It was probably 30 minutes after the announcement speeches ended on Friday that the real work at Jump began.
Witnessing the excitement of one pediatric cardiologist – and the exhilaration in his eye – as he recounted a brief conversation with an engineer said it all. The engineer told him he could produce a 3D model of a heart, similar to what the cardiologist already had been doing at Jump, but with vastly improved detail and in varying materials thanks to a piece of machinery in the engineer’s lab. Surely, with technology’s advancing rates, it would be only a matter of time before they could produce functioning organs, the cardiologist wondered aloud.
This was what the announcement was all about – this new marriage between Jump Trading Simulation & Education Center and the University of Illinois College of Engineering – bringing medicine and engineering together.
Clinicians + Engineers = Jump ARCHES
That certainly echoed what Phyllis Wise, Chancellor of the University of Illinois at Urbana Champaign, told the crowd on Friday: “I really believe that the future of medicine rests on the discoveries in engineering. And when you can have the Jump Center on the first two floors, engineers on (the third) floor and corporate partnerships on (another) floor, it becomes magical because they will be rubbing shoulders every single day and fertilizing each other’s ideas so that new ideas become new discoveries and new devices very, very quickly.”
For anyone who has followed the rise of Jump, not just its building construction, but the research and education taking place within its doors, you know much of this “engineering in health care” has already been happening over the past year, even before Jump opened its doors. If you’ve walked into the Innovation Lab, you’ve seen the models and devices – many in various stages of development – that help teach and train how to perform a toe tap, how, to drain a pericardium, how to identify abnormalities in ultrasound or insert a bone catheter, just to name a few. Some of these simulator devices exist nowhere else; others exist but perhaps they are crude and provide little realistic educational value; or they simply are too costly, so Jump is developing similar, yet cheaper models.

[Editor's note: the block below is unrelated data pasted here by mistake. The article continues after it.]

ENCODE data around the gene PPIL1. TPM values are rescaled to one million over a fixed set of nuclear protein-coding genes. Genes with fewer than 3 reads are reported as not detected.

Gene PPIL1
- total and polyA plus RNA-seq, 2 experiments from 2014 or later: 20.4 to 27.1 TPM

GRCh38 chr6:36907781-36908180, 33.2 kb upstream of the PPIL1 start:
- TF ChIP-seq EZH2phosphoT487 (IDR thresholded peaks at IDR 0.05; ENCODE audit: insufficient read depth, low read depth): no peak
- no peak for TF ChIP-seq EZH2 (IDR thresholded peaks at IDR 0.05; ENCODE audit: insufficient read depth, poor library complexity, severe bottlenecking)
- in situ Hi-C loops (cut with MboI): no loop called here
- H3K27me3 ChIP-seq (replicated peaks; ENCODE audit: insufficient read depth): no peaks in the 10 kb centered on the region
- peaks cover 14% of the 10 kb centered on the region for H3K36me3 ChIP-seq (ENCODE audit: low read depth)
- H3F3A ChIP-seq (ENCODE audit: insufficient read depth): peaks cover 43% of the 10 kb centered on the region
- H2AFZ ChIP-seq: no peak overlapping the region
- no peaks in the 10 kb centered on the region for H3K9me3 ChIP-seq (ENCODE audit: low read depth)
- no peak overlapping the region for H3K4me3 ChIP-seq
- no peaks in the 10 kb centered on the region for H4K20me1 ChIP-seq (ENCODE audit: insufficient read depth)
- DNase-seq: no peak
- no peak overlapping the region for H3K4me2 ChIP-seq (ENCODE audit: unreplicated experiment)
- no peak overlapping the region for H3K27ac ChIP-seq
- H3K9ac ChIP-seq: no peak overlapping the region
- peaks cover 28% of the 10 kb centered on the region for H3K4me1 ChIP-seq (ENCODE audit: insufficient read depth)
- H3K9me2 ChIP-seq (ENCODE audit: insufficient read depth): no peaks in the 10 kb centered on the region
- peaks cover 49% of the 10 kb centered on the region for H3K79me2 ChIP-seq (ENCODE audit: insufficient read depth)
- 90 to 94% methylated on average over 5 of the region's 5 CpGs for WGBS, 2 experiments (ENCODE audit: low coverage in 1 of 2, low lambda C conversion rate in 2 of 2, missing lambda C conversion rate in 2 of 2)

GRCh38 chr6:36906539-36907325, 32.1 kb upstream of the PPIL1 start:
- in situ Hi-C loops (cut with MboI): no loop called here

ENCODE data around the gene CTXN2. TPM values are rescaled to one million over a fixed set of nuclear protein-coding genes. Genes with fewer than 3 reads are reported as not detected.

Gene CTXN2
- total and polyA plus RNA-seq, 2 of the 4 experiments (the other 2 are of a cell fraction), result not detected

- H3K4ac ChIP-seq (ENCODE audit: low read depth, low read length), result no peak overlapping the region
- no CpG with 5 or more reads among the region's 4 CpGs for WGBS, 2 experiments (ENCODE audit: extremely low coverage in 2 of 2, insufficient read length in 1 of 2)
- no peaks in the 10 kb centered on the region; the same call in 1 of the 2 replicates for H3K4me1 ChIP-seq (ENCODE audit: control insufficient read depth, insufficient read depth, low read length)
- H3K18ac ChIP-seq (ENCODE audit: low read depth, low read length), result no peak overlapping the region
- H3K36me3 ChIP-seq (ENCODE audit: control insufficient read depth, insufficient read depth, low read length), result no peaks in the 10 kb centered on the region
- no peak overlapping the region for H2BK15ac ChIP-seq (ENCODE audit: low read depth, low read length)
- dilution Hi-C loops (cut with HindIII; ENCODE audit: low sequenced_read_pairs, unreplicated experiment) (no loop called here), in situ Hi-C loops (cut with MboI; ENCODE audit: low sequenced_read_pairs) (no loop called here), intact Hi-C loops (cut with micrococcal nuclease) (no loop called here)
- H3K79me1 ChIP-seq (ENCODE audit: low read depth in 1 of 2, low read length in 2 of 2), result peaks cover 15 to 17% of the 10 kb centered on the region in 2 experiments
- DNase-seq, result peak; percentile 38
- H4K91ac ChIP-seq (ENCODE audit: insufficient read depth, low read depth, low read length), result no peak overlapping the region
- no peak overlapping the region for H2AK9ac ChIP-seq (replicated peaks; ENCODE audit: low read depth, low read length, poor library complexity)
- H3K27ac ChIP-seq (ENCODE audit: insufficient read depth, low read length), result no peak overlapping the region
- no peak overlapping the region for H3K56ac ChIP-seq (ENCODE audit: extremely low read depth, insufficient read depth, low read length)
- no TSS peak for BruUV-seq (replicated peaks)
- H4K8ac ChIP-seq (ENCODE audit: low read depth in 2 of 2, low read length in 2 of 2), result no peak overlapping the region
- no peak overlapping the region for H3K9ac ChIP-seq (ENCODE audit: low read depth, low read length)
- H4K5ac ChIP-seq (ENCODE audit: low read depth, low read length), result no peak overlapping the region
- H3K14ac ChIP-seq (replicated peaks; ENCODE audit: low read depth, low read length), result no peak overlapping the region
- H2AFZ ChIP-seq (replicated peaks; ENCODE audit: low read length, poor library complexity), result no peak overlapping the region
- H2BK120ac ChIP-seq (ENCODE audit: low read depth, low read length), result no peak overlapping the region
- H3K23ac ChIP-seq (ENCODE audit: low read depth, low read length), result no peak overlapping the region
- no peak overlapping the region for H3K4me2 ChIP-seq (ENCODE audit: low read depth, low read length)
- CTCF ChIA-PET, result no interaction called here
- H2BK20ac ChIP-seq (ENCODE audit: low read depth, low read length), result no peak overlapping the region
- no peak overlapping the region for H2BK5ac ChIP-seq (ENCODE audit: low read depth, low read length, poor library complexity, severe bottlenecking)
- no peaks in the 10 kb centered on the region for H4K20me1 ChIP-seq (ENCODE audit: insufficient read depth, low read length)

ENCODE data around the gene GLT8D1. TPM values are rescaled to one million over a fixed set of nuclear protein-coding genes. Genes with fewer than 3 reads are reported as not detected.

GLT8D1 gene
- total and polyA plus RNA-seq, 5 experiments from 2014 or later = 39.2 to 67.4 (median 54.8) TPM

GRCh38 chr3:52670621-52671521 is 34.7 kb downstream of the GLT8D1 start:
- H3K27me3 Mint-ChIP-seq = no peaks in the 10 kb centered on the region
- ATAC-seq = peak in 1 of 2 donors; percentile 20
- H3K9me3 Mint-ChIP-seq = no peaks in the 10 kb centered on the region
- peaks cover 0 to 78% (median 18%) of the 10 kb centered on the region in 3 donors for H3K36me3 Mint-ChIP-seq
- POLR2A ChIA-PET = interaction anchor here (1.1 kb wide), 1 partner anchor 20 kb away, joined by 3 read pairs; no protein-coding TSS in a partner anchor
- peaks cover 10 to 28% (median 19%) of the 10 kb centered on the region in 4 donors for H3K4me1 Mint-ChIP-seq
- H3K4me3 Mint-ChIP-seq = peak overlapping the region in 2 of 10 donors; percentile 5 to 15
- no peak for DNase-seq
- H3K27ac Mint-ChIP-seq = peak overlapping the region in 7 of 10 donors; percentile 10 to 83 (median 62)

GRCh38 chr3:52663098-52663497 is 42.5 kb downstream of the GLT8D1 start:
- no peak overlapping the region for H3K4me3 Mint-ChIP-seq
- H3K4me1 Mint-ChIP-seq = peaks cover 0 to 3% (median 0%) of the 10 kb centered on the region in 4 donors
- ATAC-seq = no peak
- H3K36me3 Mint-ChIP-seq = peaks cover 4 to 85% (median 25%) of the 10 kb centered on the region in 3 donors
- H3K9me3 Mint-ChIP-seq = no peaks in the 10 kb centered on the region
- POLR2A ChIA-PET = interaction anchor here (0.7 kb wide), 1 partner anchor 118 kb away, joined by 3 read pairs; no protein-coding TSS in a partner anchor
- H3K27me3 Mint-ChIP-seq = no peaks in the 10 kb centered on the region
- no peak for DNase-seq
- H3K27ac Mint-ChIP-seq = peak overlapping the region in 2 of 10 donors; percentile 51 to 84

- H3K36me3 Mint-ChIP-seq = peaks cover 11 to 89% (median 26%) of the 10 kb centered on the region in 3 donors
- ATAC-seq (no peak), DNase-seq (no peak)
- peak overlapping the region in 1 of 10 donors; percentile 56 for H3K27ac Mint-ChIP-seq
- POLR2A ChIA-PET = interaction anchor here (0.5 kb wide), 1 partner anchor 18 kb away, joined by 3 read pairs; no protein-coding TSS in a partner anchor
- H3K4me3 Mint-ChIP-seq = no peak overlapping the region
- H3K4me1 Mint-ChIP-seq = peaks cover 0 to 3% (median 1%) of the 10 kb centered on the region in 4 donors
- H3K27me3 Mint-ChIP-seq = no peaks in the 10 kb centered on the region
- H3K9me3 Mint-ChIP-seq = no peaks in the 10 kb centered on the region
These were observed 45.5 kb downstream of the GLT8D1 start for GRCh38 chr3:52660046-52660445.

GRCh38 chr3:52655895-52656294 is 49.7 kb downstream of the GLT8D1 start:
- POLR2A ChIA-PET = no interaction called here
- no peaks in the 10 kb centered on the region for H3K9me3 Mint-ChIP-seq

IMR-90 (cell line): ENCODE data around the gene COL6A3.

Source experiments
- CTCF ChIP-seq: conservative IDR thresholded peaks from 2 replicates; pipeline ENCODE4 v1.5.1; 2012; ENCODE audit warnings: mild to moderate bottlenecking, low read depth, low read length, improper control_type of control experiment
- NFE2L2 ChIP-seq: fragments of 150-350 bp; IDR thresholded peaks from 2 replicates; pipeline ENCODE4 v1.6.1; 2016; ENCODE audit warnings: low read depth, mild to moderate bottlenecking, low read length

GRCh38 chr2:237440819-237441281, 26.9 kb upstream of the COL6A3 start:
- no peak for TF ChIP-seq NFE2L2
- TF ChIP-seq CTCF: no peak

What Jump ARCHES (Applied Research for Community Health through Engineering and Simulation) does is expand the existing work at Jump, and it does so exponentially; Like Ford taking a prototype car to production, we are about to experience the ramping up of Jump.
ARCHES = Innovative Health Care Reform
As U.S. Rep. Aaron Schock put it: “At the end of the day, I truly believe health care reform will not happen in Washington, D.C., it will happen in Peoria, Illinois; it will happen in innovation centers like this, where new techniques, new processes, new innovations, and new streamlining of delivery models will allow for better allocation of resources and better training of those practitioners who deliver health care for years to come.”
Jump, and now the Jump ARCHES program, is huge for health care; it’s huge for Peoria. In a region known for earth moving manufacturing, Jump is creating a new era and a new sector in manufacturing – one steeped in biomedical manufacturing.
And of course, none of this would have been a reality without the generosity of a gift named for Jump Trading where Bill DiSomma is a Managing Partner– it was this $25 million gift that originally made Jump Simulation possible and the subsequent $25 million matching gift that is building on that with Jump ARCHES.